The Bureau of Land Management and the Alaska Department of Natural Resources said May 2 that they have received applications to renew the trans-Alaska pipeline system right of way authorizations and will begin reviewing the applications for completeness, a review that could take up to 90 days.
The original 30-year right of way authorizations for the trans-Alaska pipeline expire in 2004, the federal grant on Jan. 23, 2004, and the state lease on May 3, 2004. The renewal applications are for 30 years.
BLM and DNR are the lead agencies in the Joint Pipeline Office, a consortium of seven state and six federal agencies that oversee the trans-Alaska pipeline. JPO said the renewal processes will include a review of compliance with federal and state laws and regulations and the terms of the state lease and federal grant by their holders.
The federal government will prepare an environmental impact statement under the National Environmental Policy Act. The JPO said scoping and public meetings will be conducted later this year.
The trans-Alaska pipeline system is owned by BP Pipelines (Alaska) Inc., Phillips Transportation Alaska, ExxonMobil Pipeline Co., Williams Alaska Pipeline Co. LLC, Amerada Hess Pipeline Corp. and Unocal Pipeline Co. Alyeska Pipeline Service Co. operates the pipeline system as agent for the owners.
General information, public participation announcements and updates will be available on the federal-state Taps renewal web site: http://www.tapsrenewal.jpo.doi.gov.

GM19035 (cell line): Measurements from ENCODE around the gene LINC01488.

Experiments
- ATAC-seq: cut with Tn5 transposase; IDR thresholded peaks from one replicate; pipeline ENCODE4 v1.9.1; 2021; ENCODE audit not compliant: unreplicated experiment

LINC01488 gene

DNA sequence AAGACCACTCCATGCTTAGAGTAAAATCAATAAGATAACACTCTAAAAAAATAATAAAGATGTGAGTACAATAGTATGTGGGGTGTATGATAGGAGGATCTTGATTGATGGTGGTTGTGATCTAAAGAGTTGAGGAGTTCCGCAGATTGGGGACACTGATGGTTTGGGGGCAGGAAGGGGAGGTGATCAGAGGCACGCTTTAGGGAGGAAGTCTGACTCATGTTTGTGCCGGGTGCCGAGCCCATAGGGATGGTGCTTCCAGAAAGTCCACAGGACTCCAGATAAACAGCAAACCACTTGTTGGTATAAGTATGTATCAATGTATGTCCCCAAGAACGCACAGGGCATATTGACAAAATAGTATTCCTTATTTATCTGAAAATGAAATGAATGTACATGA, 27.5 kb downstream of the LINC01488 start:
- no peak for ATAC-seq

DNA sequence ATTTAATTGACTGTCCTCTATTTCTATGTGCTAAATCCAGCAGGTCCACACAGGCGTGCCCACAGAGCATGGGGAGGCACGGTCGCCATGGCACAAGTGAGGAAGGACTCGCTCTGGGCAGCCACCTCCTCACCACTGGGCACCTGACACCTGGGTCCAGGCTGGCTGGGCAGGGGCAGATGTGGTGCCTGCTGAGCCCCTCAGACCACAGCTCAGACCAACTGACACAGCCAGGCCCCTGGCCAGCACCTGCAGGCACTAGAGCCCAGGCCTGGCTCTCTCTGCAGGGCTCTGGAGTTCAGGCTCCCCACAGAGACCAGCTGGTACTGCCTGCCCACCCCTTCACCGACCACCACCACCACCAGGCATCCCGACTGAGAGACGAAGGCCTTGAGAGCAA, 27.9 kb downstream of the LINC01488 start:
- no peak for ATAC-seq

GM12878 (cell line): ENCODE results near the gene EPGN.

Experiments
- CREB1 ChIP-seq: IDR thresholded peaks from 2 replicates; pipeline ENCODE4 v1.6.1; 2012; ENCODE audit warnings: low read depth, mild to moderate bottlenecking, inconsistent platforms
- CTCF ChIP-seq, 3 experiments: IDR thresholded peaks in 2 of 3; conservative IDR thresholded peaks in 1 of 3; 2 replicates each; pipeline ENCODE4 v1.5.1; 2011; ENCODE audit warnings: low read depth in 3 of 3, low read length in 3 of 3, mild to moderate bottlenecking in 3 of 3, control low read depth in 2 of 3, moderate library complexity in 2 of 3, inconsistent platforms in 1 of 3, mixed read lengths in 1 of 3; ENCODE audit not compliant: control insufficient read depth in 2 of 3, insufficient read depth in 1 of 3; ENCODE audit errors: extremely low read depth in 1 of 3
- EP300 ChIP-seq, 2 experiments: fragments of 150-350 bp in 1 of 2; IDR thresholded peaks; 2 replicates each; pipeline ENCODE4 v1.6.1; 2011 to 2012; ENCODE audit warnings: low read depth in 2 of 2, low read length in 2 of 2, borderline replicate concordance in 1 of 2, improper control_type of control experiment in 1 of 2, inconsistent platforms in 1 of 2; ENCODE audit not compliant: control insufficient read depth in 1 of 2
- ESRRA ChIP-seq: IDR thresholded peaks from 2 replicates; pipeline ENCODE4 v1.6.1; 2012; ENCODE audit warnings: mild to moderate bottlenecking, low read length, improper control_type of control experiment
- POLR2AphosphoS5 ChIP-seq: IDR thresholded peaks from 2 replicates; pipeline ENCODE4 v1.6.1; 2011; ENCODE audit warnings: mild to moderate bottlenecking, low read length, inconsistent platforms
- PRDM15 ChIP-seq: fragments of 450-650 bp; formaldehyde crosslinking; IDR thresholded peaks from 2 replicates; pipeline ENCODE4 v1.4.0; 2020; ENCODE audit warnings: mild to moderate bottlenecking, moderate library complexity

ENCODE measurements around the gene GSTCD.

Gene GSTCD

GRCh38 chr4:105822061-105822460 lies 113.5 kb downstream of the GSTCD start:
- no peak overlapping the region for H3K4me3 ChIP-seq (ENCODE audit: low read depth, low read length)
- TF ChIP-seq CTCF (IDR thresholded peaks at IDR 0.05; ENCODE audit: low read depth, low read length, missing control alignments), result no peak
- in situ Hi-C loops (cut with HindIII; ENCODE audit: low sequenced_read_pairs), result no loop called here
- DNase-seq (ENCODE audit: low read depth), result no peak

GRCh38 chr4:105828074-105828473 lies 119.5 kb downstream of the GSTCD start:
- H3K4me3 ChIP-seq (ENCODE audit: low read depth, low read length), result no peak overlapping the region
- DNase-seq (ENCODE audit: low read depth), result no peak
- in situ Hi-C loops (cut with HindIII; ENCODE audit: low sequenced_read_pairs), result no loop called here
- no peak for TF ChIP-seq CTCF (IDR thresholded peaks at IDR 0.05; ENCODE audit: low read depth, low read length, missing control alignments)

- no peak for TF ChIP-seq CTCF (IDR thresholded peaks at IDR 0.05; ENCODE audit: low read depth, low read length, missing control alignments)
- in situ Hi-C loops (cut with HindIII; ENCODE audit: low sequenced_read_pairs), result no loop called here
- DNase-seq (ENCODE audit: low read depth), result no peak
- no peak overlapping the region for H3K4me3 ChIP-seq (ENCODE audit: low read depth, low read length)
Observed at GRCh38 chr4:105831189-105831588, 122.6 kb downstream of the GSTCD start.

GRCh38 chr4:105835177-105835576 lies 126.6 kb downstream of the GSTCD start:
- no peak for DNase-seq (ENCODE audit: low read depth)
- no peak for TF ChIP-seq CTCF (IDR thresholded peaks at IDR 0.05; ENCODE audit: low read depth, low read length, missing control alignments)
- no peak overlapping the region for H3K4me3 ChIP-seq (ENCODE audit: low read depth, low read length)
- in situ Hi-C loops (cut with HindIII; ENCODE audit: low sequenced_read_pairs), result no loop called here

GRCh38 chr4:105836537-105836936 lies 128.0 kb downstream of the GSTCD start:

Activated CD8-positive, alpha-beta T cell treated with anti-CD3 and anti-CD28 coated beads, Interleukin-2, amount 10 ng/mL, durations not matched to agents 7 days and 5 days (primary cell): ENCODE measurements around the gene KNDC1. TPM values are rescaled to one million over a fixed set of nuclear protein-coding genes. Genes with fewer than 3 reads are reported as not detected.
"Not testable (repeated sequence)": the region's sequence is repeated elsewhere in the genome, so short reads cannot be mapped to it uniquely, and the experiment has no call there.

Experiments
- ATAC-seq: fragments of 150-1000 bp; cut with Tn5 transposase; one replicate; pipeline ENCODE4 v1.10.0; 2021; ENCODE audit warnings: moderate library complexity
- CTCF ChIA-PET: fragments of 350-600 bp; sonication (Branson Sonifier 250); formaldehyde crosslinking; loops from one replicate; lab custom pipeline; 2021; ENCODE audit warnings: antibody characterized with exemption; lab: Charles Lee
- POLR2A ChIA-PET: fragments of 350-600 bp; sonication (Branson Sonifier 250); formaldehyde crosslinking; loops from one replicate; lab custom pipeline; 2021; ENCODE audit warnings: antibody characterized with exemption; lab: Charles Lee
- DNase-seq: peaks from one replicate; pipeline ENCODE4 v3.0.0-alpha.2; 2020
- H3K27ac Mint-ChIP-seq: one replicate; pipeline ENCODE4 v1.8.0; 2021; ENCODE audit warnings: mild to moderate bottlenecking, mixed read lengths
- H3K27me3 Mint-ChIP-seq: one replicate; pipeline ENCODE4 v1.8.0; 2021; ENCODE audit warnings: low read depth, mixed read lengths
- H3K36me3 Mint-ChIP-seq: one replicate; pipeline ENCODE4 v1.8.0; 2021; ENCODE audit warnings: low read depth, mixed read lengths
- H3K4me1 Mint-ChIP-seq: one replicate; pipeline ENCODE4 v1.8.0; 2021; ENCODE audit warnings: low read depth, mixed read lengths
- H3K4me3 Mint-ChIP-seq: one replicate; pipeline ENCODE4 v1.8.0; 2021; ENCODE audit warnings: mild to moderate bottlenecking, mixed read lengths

Alyeska's Steve Jones, director of the right of way renewal project, told the Alaska Support industry Alliance in February that from the time the EIS is started until it's completed is probably a 24 to 26-27 month process. Jones said he hoped applications for renewal would be filed by the end of the first quarter, which, he said, would put an estimate for renewal into the third or fourth quarter of 2003.
Since that time, the state has solved one of the renewal issues: state statute only allowed a 10-year renewal. The Legislature has passed, and the governor has signed into law, Senate Bill 76, which changes the renewal period from 10 years to "additional periods of up to 30 years."
The JPO said renewal will address "diverse environmental, social and economic issues" in addition to the determination of compliance with the grant and lease, "other statutory and regulatory compliance" and the useful life of the system.
Jones said that Alyeska deals with the JPO daily on issues of compliance, and for renewal it's probably an issue of systems: "Do we have the systems in place to ensure compliance? Can we ensure for the next 30 years that if in fact the right of way renewal is extended for that period that we will be in compliance? Do we have the procedures in place to identify problems when they arise and correct them?"
In addition, Jones said, the owners companies will have to supply evidence that they are in business and a physical life and economic life evaluation of the pipeline will be done.